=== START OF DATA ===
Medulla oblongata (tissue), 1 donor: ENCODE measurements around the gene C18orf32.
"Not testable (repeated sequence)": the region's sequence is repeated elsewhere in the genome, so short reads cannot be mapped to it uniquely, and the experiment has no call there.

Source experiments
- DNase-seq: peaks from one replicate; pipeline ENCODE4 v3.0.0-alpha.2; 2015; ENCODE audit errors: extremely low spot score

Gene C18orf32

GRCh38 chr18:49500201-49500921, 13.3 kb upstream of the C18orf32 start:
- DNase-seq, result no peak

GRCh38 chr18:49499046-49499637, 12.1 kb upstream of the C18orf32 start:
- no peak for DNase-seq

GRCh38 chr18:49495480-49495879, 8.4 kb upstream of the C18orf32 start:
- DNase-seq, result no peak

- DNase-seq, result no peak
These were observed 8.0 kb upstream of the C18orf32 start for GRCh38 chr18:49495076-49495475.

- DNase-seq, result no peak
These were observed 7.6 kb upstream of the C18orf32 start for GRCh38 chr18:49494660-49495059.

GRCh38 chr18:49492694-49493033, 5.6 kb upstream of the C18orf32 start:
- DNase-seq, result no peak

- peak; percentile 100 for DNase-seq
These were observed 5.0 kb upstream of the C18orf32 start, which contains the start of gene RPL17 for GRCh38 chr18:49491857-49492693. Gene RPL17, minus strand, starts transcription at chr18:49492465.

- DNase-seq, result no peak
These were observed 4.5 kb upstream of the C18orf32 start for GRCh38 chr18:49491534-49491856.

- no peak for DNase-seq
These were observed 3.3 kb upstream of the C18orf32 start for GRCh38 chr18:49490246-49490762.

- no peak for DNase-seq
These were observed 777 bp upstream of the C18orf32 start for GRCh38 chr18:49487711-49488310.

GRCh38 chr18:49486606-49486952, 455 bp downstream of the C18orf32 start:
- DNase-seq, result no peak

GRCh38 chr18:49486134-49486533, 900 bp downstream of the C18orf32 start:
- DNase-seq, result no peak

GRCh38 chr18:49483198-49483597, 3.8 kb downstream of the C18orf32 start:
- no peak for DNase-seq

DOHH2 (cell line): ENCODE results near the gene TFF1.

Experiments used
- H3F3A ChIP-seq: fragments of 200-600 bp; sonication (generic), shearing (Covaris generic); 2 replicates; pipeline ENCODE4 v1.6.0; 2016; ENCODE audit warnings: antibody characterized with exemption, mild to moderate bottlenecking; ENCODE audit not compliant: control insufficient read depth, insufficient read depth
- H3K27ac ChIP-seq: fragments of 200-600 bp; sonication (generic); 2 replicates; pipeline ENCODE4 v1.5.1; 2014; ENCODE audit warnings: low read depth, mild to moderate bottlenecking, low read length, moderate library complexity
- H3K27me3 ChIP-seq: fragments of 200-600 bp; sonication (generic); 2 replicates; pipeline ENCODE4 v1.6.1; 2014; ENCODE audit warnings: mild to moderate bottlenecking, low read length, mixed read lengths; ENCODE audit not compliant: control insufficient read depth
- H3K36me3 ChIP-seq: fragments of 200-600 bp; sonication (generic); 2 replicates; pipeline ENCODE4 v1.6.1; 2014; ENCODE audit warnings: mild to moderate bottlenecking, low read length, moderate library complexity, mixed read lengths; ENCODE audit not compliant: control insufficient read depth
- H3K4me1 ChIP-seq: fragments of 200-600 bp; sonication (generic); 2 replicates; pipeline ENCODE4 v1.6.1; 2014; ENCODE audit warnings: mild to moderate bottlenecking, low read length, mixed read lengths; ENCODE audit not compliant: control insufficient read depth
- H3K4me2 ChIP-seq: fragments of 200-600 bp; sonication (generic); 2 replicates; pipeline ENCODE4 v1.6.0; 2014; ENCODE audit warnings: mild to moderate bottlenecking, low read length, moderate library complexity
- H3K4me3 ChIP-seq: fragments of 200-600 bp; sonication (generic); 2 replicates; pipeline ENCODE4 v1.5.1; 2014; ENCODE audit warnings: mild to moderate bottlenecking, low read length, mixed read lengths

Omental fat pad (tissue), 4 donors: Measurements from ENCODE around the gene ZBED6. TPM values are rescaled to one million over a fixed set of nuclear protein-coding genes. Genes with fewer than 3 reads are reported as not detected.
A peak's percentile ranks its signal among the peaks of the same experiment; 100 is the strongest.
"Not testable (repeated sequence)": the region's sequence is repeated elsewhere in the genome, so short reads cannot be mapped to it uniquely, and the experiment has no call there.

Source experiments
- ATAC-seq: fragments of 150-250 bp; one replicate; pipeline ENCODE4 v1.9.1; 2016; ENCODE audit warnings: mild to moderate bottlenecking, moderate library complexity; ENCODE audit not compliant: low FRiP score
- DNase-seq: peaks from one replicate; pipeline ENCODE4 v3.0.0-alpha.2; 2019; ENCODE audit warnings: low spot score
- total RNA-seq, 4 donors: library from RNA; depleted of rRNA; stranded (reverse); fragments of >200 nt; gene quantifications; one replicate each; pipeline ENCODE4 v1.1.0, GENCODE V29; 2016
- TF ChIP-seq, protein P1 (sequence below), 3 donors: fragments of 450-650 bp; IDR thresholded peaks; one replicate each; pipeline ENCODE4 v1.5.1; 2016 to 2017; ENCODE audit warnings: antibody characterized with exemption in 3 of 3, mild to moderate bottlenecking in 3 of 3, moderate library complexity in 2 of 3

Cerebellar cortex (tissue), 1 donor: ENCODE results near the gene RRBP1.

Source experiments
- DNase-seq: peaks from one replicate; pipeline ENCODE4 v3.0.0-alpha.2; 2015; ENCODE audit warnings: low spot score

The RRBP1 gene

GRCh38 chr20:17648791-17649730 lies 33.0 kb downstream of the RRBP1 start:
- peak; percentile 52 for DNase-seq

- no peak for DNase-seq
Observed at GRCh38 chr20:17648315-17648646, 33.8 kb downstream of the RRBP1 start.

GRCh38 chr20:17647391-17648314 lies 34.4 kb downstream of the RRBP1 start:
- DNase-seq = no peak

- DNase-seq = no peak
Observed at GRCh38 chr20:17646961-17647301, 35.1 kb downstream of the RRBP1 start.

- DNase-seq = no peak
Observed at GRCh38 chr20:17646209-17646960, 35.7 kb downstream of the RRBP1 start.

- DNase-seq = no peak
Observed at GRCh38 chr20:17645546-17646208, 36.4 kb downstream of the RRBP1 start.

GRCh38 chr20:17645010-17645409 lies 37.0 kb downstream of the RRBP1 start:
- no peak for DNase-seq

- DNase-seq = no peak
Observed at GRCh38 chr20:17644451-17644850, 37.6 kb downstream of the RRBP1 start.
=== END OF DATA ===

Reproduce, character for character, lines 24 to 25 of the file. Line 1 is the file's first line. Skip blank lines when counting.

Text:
- no peak for DNase-seq
These were observed 777 bp upstream of the C18orf32 start for GRCh38 chr18:49487711-49488310.